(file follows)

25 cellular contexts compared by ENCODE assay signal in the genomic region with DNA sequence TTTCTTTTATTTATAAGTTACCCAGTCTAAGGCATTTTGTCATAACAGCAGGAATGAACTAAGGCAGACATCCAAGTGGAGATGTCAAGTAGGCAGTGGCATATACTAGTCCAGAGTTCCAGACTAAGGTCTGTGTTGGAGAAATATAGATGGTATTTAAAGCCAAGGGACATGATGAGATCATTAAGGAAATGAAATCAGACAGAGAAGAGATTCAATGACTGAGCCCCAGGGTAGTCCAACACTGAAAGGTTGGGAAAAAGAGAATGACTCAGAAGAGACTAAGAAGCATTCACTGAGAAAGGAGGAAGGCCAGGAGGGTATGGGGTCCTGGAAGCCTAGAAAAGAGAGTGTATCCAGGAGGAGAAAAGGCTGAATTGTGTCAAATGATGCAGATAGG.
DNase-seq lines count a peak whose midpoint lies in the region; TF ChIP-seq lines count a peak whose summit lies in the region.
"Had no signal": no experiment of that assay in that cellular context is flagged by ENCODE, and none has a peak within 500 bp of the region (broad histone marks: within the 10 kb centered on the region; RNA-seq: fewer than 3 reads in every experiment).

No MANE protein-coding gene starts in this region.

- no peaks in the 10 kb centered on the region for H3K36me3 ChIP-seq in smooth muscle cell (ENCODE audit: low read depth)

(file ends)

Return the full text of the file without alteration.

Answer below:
25 cellular contexts compared by ENCODE assay signal in the genomic region with DNA sequence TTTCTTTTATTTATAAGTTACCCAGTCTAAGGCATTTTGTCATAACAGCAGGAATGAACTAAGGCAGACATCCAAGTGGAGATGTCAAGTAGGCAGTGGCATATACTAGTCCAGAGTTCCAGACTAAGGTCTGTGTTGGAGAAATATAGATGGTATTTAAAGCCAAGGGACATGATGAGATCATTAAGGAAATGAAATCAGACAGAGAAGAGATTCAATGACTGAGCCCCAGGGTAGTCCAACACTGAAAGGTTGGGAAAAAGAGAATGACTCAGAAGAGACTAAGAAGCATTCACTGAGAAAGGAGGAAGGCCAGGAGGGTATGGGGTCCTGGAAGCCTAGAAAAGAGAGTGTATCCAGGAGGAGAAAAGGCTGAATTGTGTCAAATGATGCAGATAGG.
DNase-seq lines count a peak whose midpoint lies in the region; TF ChIP-seq lines count a peak whose summit lies in the region.
"Had no signal": no experiment of that assay in that cellular context is flagged by ENCODE, and none has a peak within 500 bp of the region (broad histone marks: within the 10 kb centered on the region; RNA-seq: fewer than 3 reads in every experiment).

No MANE protein-coding gene starts in this region.

- no peaks in the 10 kb centered on the region for H3K36me3 ChIP-seq in smooth muscle cell (ENCODE audit: low read depth)